New OM246 video script

I prepared a new video about OM246. This video premiered at the Ontario Turfgrass Symposium last week, and it’s now available for worldwide viewing.

I wasn’t able to get to Ontario for this event, but I was glad to have the opportunity to explain why OM246 testing is done, how it works, and what one can do with the results.

I started with an intro clip from a campground in southern Thailand. Then I wrote the script below, recorded it discreetly in a lounge at Narita Airport before a flight, and added the video clips of lab procedures, test results, and display of the test data, over the top of that soundtrack.

I hope you’ll watch the video and find it informative. Even if you’ve been doing this test for a few years, I expect you’ll learn or be reminded of some new things related to OM246 total organic material testing.

Here’s the script.

Before the FOUR parts of the OM246 testing process, why are we doing this test?

The purpose is to check, with an accurate test, the organic material amount at the top of the turfgrass rootzone. By checking the organic material over time—I recommend annual checking—you can find out if the amount of sand added and/or organic material removed is enough to keep the rootzone consistent, or you may find that you need to do more, or you may discover that you can do less. Once you know how fast the organic material is accumulating, and how much sand is required to produce the type of conditions you want, you can adjust the work to make playing conditions even better, for more days in the year.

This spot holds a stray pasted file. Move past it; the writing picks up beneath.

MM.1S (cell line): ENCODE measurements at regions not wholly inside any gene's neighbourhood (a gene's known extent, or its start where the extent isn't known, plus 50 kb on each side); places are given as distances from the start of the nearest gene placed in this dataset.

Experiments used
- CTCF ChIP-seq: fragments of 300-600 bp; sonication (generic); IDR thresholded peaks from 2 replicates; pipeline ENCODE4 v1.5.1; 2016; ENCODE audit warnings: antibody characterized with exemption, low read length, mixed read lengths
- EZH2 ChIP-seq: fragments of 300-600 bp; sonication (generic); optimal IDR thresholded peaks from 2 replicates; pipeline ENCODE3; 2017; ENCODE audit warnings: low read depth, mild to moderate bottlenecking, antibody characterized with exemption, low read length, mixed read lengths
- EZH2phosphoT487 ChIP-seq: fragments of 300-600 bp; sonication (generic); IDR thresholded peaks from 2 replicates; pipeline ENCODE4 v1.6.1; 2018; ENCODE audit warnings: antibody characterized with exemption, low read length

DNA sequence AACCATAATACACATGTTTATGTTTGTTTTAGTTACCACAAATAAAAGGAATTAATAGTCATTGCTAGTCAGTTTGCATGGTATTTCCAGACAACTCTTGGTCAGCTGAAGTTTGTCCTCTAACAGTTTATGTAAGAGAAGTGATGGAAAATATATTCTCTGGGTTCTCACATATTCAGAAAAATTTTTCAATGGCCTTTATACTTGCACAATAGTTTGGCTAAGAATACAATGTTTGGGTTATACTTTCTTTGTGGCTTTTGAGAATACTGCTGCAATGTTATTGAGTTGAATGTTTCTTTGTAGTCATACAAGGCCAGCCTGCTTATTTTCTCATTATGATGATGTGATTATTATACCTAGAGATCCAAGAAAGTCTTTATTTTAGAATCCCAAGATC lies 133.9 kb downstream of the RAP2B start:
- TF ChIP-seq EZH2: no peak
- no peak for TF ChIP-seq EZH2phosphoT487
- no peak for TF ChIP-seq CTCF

I call this total organic material by depth, because the OM246 testing checks the total organic material at specific depths in the rootzone.

The first part is sampling.

We take soil cores, or soil profiles, and cut them at specific depths—at 2, 4, and 6 centimeters below the soil surface. Keep in mind that the lab will burn all of the sample, so you are looking to collect from 30 up to about 150 cubic centimeters of material for each depth.

I recommend taking five subsamples from each green tested. I recommend testing at least three greens each time you sample. For an 18 hole golf course, I like to test three greens at each depth: 0–2, 2–4, and 4–6 cm. I like to test an additional three greens at the 0–2 cm depth only.

There’s actually quite a bit of variability in total organic material right at the surface of the green. If the average OM2 on a green is 6%, and if you take only one subsample, that could test at 3.9%, at 4.7%, or at 8.3%. We can’t measure the entire green—that would require a sodcutter. What we can do is take multiple subsamples from a green, and average them.